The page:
Quantcast

At ADA anniversary, disabled workers still struggle more with unemployment

Recommended by Deseret News

Published: Saturday, July 28 2012 8:33 a.m. MDT

Former President George H.W. Bush stands with Lex Frieden, chairperson of the National Council on Disability, during a reception and presentation ceremony of the George Bush Medal for the Empowerment of People with Disabilities, Monday, July 25, 2005 at The John F. Kennedy Center for the Performing Arts in Washington. Twenty-two years after George H.W. Bush signed the American Disability Act into law, questions remain on whether the law prevents hiring discrimination of disabled workers.

HARAZ N. GHANBARI, ASSOCIATED PRESS

Enlarge photo»

Our take: Twenty-two years after George H.W. Bush signed the American Disability Act into law, questions remain on whether the law prevents hiring discrimination of disabled workers. Judy Woodruff talks to U.S. Business Leadership Network's Jill Houghton and Sen. Tom Harkin (D-Iowa) about efforts to employ more disabled people.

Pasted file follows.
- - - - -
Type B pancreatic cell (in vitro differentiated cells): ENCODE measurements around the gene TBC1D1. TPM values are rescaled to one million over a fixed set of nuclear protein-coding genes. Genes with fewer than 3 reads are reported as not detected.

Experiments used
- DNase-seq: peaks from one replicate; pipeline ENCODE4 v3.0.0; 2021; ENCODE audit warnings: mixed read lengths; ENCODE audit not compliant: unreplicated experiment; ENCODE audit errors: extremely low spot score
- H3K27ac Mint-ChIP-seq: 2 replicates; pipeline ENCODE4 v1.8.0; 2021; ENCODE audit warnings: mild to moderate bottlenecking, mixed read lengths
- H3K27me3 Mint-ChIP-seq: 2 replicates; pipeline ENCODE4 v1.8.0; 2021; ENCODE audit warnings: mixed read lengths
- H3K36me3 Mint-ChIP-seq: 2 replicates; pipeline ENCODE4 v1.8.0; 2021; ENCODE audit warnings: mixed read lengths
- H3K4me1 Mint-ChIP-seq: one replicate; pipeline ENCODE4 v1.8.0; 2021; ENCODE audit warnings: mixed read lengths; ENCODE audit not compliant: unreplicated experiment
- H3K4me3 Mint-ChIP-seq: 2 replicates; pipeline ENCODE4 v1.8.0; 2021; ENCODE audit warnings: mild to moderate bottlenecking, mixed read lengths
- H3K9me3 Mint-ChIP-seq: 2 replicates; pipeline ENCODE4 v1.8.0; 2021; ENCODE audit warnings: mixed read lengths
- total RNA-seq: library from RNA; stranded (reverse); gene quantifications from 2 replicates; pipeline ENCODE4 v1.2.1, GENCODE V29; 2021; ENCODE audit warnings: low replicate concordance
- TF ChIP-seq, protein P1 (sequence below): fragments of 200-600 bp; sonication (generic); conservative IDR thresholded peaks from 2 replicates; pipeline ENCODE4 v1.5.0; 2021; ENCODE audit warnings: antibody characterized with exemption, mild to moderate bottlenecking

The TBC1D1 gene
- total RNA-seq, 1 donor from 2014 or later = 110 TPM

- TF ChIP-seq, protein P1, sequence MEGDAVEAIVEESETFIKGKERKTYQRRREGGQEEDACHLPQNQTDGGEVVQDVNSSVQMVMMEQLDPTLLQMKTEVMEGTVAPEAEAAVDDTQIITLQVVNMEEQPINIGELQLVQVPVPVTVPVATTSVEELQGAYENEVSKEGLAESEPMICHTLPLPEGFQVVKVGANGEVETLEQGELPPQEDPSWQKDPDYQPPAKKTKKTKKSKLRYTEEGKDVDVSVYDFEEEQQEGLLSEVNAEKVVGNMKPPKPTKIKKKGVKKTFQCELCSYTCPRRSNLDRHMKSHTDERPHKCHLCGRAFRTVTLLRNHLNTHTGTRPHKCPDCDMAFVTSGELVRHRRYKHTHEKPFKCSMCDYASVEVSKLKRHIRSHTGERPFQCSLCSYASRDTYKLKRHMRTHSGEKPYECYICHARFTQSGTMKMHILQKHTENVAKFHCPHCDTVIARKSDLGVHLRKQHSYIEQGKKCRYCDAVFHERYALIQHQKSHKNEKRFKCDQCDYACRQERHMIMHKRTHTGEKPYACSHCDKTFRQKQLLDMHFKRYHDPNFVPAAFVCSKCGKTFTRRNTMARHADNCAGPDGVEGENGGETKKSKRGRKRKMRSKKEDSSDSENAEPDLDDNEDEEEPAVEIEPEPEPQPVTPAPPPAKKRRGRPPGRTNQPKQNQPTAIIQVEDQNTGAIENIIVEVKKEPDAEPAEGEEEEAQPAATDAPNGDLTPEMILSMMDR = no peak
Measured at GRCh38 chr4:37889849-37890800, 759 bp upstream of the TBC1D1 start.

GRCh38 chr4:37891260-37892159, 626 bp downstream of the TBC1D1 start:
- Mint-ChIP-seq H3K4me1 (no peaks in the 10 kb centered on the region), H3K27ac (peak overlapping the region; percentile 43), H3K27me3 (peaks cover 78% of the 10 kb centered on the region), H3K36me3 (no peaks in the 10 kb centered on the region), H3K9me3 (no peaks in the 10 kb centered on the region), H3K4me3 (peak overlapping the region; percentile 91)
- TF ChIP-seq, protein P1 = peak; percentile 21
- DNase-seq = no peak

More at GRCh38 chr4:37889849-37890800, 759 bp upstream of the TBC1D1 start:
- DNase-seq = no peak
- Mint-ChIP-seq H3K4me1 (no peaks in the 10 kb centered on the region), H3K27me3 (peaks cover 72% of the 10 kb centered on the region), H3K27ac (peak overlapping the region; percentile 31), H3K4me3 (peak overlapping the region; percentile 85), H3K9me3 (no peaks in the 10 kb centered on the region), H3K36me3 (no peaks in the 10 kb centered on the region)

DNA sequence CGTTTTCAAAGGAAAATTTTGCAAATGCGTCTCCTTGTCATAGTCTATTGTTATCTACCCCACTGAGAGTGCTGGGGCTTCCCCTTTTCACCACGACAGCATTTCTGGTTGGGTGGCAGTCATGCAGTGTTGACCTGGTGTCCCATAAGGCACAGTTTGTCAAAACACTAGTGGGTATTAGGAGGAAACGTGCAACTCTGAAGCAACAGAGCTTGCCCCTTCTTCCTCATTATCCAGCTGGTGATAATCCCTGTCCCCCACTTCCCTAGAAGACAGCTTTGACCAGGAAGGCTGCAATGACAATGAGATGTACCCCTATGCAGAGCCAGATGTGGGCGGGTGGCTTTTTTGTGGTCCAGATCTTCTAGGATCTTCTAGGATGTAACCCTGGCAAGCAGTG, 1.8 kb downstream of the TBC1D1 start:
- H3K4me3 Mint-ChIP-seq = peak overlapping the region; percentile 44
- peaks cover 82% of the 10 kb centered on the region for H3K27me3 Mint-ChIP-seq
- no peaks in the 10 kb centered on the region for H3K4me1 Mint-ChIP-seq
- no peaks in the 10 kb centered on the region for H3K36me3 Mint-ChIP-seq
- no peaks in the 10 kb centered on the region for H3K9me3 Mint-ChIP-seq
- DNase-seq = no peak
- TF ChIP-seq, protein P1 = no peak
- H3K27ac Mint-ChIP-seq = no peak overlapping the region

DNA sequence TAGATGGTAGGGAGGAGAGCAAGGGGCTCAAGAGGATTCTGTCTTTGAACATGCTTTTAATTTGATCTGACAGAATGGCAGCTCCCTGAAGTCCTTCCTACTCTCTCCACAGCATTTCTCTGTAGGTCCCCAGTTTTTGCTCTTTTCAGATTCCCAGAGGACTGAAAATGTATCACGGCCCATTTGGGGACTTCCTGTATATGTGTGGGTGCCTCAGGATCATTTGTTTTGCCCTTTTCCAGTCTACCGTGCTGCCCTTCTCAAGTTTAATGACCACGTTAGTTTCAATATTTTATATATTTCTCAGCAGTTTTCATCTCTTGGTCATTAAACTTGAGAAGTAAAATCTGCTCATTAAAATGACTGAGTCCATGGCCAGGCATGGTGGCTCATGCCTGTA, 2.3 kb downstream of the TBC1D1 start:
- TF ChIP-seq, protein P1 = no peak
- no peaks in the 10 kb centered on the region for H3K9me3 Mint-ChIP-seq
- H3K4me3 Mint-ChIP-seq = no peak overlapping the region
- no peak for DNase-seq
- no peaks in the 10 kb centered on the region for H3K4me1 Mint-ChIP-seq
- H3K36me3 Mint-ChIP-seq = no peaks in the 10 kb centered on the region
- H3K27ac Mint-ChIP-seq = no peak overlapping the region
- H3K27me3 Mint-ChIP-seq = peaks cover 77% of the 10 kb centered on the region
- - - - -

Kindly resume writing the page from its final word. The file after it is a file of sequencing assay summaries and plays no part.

Now, unemployment as it affects people with disabilities.

That was the subject of much attention today on the 22nd anniversary of the signing of the Americans With Disabilities Act. During the recession, disabled workers were hit five times as hard as other workers when it came to losing their jobs. People with disabilities have also had more trouble finding new jobs during the recovery.

Now there's a new push from some leaders in politics and business to fight those trends, including by the new chairman of the National Governors Association, Delaware's Jack Markell, who says he plans to make this his signature issue.

Read more about Disabled workers still struggle more with unemployment on PBS Newshour.

Get The Deseret News Everywhere

Subscribe

Mobile

RSS